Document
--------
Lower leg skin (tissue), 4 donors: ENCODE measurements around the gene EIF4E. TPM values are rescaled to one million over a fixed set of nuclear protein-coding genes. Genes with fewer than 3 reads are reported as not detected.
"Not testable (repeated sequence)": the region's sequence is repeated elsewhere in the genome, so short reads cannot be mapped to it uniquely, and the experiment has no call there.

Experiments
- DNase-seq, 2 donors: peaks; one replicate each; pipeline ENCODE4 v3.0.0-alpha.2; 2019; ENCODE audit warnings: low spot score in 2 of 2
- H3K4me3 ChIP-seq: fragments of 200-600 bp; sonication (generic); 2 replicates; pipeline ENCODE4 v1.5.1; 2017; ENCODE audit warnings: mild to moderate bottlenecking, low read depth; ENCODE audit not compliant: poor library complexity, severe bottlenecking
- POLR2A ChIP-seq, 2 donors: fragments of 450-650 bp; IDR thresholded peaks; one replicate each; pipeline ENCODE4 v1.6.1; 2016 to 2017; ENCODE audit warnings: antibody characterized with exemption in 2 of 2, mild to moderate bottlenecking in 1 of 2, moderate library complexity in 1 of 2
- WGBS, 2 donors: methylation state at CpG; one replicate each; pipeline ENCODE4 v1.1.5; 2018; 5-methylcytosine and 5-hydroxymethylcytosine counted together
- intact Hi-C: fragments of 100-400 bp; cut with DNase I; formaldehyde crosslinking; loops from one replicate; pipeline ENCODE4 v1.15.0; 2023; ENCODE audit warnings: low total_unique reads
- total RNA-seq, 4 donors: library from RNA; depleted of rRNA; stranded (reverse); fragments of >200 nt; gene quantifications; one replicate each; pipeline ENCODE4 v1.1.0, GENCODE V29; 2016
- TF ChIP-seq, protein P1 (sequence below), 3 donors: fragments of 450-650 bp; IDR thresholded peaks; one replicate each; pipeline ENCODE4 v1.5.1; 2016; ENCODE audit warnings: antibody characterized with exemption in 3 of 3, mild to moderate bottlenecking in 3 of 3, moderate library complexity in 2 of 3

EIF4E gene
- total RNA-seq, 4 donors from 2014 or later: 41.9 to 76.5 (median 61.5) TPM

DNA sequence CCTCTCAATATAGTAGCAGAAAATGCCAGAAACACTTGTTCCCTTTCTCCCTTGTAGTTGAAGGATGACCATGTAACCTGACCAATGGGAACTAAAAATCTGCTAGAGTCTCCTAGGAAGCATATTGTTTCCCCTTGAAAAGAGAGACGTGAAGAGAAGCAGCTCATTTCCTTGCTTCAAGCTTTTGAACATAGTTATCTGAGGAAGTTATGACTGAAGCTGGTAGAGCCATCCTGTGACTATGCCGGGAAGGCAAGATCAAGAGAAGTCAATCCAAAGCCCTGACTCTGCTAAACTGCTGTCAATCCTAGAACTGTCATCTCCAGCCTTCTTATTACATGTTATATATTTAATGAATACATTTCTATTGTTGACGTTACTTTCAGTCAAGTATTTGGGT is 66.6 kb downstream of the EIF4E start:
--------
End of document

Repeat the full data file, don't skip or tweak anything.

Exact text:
Lower leg skin (tissue), 4 donors: ENCODE measurements around the gene EIF4E. TPM values are rescaled to one million over a fixed set of nuclear protein-coding genes. Genes with fewer than 3 reads are reported as not detected.
"Not testable (repeated sequence)": the region's sequence is repeated elsewhere in the genome, so short reads cannot be mapped to it uniquely, and the experiment has no call there.

Experiments
- DNase-seq, 2 donors: peaks; one replicate each; pipeline ENCODE4 v3.0.0-alpha.2; 2019; ENCODE audit warnings: low spot score in 2 of 2
- H3K4me3 ChIP-seq: fragments of 200-600 bp; sonication (generic); 2 replicates; pipeline ENCODE4 v1.5.1; 2017; ENCODE audit warnings: mild to moderate bottlenecking, low read depth; ENCODE audit not compliant: poor library complexity, severe bottlenecking
- POLR2A ChIP-seq, 2 donors: fragments of 450-650 bp; IDR thresholded peaks; one replicate each; pipeline ENCODE4 v1.6.1; 2016 to 2017; ENCODE audit warnings: antibody characterized with exemption in 2 of 2, mild to moderate bottlenecking in 1 of 2, moderate library complexity in 1 of 2
- WGBS, 2 donors: methylation state at CpG; one replicate each; pipeline ENCODE4 v1.1.5; 2018; 5-methylcytosine and 5-hydroxymethylcytosine counted together
- intact Hi-C: fragments of 100-400 bp; cut with DNase I; formaldehyde crosslinking; loops from one replicate; pipeline ENCODE4 v1.15.0; 2023; ENCODE audit warnings: low total_unique reads
- total RNA-seq, 4 donors: library from RNA; depleted of rRNA; stranded (reverse); fragments of >200 nt; gene quantifications; one replicate each; pipeline ENCODE4 v1.1.0, GENCODE V29; 2016
- TF ChIP-seq, protein P1 (sequence below), 3 donors: fragments of 450-650 bp; IDR thresholded peaks; one replicate each; pipeline ENCODE4 v1.5.1; 2016; ENCODE audit warnings: antibody characterized with exemption in 3 of 3, mild to moderate bottlenecking in 3 of 3, moderate library complexity in 2 of 3

EIF4E gene
- total RNA-seq, 4 donors from 2014 or later: 41.9 to 76.5 (median 61.5) TPM

DNA sequence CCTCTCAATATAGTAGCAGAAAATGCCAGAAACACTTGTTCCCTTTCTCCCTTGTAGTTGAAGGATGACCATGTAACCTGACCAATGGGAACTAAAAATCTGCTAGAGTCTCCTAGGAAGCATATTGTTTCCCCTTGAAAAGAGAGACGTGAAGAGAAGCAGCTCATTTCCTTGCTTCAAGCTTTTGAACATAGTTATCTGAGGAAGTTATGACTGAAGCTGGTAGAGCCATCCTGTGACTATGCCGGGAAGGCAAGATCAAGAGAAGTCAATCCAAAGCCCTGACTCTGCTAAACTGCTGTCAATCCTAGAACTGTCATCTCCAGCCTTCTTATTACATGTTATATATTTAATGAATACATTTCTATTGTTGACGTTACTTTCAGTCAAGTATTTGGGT is 66.6 kb downstream of the EIF4E start: